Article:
Frontier -- Under 30
Gifts of Gab
A startup's social conscience pays off
Three years ago, Gabrielle Melchionda weighed a deal that could literally have changed the face of Mad Gab's Inc., her then-$76,000 skin-care business in Portland, Me. An exporter with business in Turkey was offering her a $2 million contract to sell her all-natural Lip Lubes abroad. Insanely tempting? Well, yes, but Melchionda, then 26, turned it down. The reason: The exporter also sold weapons.
Melchionda lets her values guide all her business decisions. She encourages her seven employees to jobshare and is starting a profit-sharing plan. She hires developmentally disabled adults from a local shelter to label products. She designs her packaging to produce as little waste as possible.
Such feel-good business practices appear to be paying off. Melchionda's revenues hit $310,000 last year, up from $172,000 in 1999. Mad Gab's has just moved into a new 4,400-square-foot office and production space in Westbrook, Me.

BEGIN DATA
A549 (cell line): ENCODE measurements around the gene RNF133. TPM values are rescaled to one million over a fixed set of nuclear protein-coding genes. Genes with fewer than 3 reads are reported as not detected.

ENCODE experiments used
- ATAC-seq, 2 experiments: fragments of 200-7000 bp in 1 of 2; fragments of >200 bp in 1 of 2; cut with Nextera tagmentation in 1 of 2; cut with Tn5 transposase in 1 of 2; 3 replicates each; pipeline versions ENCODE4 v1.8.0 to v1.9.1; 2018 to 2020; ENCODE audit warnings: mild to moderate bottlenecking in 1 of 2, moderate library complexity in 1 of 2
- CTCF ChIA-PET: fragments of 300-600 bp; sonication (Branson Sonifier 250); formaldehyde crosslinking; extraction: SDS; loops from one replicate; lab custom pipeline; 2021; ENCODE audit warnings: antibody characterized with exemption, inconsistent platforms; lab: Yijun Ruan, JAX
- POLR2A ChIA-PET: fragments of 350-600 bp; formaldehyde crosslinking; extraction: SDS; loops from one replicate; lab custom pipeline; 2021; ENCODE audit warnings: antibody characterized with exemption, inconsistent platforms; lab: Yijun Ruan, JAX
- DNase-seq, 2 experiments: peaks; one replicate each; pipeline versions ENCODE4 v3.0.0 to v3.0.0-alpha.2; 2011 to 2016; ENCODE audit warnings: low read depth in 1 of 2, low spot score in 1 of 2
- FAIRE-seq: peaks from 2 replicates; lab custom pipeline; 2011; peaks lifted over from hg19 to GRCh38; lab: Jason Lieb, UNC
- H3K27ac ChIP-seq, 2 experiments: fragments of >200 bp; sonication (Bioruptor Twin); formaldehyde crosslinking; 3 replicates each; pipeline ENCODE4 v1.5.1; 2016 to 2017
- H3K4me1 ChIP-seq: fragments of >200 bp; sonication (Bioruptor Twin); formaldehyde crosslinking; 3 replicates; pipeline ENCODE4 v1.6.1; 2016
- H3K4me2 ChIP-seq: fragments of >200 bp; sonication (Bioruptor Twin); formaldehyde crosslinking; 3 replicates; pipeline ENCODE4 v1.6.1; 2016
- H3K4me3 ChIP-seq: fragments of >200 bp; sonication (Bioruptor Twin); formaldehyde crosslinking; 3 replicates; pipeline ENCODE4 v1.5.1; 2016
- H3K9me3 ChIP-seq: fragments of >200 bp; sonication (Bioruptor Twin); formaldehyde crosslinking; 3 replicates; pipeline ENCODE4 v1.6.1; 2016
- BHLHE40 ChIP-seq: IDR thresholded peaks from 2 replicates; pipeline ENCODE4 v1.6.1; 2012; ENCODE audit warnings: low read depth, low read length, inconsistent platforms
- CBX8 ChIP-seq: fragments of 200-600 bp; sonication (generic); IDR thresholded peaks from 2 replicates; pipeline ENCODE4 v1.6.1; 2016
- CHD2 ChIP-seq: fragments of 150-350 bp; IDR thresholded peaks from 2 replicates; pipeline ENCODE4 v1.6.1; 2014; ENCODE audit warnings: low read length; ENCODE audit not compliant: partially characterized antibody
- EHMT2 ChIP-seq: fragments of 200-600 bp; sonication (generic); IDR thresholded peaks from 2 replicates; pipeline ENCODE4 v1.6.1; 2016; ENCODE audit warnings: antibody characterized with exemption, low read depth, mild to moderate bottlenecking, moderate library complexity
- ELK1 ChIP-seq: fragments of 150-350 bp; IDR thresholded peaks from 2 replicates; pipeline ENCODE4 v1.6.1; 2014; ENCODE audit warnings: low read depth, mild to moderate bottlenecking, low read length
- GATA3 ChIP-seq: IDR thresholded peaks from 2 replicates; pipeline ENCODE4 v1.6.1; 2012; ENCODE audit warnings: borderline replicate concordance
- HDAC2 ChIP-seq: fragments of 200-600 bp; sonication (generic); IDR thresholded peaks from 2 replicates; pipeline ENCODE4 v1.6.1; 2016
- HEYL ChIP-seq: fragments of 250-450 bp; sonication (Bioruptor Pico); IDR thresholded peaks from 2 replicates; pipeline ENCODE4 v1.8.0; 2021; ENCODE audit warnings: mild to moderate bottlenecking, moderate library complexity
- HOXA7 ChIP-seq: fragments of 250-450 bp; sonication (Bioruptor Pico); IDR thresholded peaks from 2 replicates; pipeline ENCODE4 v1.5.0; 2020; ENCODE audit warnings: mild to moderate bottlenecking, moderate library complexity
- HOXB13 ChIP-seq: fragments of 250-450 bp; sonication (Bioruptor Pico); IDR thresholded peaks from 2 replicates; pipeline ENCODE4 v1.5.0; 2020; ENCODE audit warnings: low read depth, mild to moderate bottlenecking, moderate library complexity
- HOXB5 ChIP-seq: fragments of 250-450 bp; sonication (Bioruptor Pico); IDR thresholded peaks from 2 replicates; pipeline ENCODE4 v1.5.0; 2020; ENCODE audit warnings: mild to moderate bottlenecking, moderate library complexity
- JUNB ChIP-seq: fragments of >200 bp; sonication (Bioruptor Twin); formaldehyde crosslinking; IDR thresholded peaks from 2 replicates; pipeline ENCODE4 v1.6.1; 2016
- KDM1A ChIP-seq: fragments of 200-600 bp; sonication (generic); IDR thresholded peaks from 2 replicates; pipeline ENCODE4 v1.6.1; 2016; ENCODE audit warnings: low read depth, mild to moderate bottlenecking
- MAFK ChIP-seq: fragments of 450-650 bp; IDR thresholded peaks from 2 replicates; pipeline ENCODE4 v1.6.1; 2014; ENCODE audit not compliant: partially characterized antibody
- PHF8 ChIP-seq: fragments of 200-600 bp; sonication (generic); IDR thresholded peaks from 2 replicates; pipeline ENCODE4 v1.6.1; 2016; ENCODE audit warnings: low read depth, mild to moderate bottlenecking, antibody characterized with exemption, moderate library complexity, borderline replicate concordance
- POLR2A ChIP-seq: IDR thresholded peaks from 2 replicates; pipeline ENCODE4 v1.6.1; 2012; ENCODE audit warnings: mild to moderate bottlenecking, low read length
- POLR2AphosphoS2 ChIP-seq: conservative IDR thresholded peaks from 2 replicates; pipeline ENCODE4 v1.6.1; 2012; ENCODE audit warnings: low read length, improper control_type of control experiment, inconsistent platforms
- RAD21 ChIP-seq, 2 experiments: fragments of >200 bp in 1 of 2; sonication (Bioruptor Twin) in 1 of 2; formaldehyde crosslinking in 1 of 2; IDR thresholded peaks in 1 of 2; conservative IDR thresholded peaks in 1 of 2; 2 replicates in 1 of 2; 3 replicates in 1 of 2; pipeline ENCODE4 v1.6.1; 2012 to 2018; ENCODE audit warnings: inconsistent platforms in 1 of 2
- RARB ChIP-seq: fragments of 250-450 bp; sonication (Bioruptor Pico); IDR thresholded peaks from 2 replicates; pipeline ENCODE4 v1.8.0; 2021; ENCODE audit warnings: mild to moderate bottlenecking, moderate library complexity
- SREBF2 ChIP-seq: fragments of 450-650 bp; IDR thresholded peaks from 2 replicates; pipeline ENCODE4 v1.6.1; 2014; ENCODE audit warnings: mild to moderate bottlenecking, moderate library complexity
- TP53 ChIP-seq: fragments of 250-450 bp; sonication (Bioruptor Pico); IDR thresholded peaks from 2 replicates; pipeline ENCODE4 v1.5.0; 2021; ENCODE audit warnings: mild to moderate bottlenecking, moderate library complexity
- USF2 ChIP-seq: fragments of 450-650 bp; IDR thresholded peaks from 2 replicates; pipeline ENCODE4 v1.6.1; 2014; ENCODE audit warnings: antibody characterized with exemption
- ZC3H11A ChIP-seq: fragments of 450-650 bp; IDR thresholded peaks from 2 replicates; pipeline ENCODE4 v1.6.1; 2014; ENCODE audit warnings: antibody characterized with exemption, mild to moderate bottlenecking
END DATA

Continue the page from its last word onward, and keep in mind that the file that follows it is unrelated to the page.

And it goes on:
Not bad for someone who started out selling her lip moisturizers from the back of her brother's car. In 1994, Melchionda, with $8,000 in sales, entered a business incubator for a year "to find out if this was for fun or if this was a business." The answer: Mad Gab's Lip Lubes and body balms, with such scents as lavender and spearmint, are now sold at L.L. Bean, Eastern Mountain Sports, and Nordstrom, as well as hundreds of spas and all-natural co-ops, and over the Web. Sales to Japanese department stores represented 30% of revenues last year.
"She has a great product and a lot of heart," says Lucinda Alcorn, a purchasing manager for distributor Northeast Cooperatives in Brattleboro, Vt. "People know her personally, and that makes a difference." True enough. But if the company grows as she plans, Melchionda may have to let the goods sell themselves.By Kimberly Weisul